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Harbortown Bobber

A Documentary Film by Scott Di Lalla and Zack Coffman

Yesterday afternoon The Harbortown Bobber DVD arrived.

I had planned to watch this motorcycle movie together with my brother and a couple of friends. You know: beer, softdrinks, peanuts, chips, comments flying back and forth, replay that scene, small party, etc.

However, I had already watched the trailer on YouTube and had high hopes, so when I found the DVD in the mailbox I couldn't resist sticking it in the player to have a sneak 5 minute preview.

Big mistake...

Once I started the DVD player, I simply couldn't get away from the Harbortown Bobber. Like a magnet she kept me tied to my seat. Some two and a half hours later - without any beer or peanuts or anything - I had seen the movie and all special features. And I had this satisfied and peaceful feeling.

Stay Independent!

It's no secret that here at Bobber Republic we are a bit tired of those outrageous custom chopper TV series and biker build offs where you typically see either a lot of shouting or arrogance, or both, and where money seems to play no role whatsoever. Where supermechanics find themselves a theme, just take that stretched custom frame off the shelf, combine it with that flashy brand spanking new Harley clone high-capacity-but-no-soul super engine, and start hammering away to beat some stupid deadline to create that same image of a super chopper that they already created in the previous episode and the one before and before and before...

Mind you, I have also seen some true classic bikes and quite a few very interesting people on Discovery, but I guess I was in for something new.

The Harbortown Bobber

Photo of Scott Di Lalla's Harbortown Bobber. Scott, after the maiden cruise: "That's pretty bad-ass. It's fast, it's a hardtail, you're hanging on for dear life on that thing, it just flies!"

The Harbortown Bobber is a documentary film made by Scott Di Lalla and Zack Coffman about the building of Scott's 1969 Triumph Custom Bobber. Set against the background of the San Pedro harbor area in Los Angeles, California, the Bobber is named the "Harbortown Bobber".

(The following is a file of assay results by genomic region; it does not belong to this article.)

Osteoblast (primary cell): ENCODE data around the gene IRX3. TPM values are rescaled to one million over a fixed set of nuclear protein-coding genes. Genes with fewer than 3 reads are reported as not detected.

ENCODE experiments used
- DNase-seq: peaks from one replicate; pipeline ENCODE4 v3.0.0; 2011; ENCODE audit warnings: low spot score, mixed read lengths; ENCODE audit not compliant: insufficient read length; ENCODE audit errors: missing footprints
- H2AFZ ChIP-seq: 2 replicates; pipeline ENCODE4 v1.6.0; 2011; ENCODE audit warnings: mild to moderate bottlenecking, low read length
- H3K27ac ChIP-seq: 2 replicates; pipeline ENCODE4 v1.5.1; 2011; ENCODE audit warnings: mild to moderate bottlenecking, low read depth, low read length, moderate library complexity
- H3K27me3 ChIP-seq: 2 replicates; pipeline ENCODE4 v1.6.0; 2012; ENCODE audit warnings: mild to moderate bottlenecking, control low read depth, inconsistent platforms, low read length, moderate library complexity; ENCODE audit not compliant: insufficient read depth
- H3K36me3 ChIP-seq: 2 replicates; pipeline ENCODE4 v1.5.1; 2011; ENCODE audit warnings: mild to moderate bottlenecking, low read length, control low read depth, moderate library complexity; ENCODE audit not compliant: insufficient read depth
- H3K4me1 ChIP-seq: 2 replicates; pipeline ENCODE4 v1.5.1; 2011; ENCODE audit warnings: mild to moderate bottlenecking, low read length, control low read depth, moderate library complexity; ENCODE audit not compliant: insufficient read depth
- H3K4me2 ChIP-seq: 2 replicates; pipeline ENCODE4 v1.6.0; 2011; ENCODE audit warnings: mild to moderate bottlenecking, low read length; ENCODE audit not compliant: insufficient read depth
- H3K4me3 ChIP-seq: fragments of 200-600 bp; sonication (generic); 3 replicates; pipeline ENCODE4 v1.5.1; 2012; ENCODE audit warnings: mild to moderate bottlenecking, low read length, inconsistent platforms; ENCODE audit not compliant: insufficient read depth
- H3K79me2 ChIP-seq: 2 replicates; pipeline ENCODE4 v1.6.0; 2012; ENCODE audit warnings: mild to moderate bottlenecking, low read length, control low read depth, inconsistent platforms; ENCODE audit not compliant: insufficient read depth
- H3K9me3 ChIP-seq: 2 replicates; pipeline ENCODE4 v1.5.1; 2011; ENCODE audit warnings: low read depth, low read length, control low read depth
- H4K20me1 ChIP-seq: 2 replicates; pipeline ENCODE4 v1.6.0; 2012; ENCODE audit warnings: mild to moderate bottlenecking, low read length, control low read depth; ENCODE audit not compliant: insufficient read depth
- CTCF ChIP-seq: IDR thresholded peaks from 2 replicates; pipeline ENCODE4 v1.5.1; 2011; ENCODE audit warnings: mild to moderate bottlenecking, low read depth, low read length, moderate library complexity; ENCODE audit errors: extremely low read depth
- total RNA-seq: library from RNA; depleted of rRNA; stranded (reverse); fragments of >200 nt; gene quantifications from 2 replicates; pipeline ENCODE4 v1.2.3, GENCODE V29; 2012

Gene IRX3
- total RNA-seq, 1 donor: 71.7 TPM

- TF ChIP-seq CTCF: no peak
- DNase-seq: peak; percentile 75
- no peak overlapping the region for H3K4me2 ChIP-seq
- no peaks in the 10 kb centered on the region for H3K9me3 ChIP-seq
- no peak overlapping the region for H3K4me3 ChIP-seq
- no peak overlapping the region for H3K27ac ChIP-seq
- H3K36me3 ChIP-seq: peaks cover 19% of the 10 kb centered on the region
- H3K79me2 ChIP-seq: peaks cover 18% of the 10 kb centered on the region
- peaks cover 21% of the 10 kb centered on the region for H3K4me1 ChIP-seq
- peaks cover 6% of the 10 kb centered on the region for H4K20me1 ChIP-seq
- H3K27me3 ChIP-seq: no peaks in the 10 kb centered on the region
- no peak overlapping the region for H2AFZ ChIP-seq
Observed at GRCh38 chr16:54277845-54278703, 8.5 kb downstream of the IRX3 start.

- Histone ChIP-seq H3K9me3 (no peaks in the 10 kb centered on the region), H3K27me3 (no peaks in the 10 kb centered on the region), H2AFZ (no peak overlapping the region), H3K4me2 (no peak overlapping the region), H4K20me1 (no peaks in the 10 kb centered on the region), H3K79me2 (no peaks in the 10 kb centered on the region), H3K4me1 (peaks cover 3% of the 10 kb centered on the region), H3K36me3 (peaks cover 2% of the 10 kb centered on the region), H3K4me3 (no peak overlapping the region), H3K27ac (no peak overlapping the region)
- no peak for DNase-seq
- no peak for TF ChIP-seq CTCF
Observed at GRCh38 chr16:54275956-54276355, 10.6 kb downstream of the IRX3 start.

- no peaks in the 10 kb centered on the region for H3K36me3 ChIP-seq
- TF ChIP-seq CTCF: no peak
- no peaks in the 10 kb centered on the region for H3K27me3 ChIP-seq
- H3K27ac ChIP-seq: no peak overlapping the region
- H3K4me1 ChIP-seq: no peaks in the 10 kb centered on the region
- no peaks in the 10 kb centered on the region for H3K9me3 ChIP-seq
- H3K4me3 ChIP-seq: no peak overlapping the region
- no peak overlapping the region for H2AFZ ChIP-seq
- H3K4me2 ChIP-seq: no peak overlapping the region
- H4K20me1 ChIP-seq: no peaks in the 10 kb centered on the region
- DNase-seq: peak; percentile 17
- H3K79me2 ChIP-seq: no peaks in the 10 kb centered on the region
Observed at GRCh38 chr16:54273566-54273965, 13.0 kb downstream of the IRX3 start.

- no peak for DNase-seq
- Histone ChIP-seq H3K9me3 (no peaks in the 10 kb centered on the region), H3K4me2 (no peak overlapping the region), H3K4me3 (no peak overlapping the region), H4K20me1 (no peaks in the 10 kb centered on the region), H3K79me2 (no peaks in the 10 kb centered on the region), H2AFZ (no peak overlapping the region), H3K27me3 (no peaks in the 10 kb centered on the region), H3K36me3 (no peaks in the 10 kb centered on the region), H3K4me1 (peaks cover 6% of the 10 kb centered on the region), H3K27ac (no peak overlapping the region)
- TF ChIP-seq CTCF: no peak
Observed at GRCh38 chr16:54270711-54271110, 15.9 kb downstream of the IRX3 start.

This film takes you into the hart and soul of a motorcycle.

The plot is simple though beautiful. These guys basically do the same thing that thousands of backyard builders do. You get yourself an old bike, restore the main parts to their original shape, and in the process make some modifications and create a custom motorcycle that you can truly call your own.

Photo of Scott Di Lalla's on his Harbortown Bobber.

How It Began

Scott bought a project which consisted of a 1971 Triumph 650 T120 in a 1969 Triumph TR6e frame with a bolt-on hardtail. Around the same time Scott also bought a Triumph Cafe Racer, and he and his friend Zack Coffman decided that it would be a good idea to document the restoration and rebuilding of these bikes on film. (Hey, these guys live close to Hollywood, what else could we expect! ;o)

Photo of Zack Coffman and Scott Di Lalla with a truckload of motorcycle engine parts and moviemaking stuff.

So the Triumph motors were taken out of the frames sent to their friend Jeff "Meatball" Tulinius of the Hell on Wheels bike shop in Anaheim, and the Cafe Racer became the movie "Brittown". For the roller the guys wanted to showcase a few good builders they knew, and that became the "Harbortown Bobber" movie.

Build of the Harbortown Bobber: J-Bird & Irish Rich

This documentary film shows the whole process of building the Harbortown Bobber. From the beginning to the end, from how she was bought to the premiere of the film.

Photo of Scott discussing his Triumph Bobber build with J-Bird and Johnathan.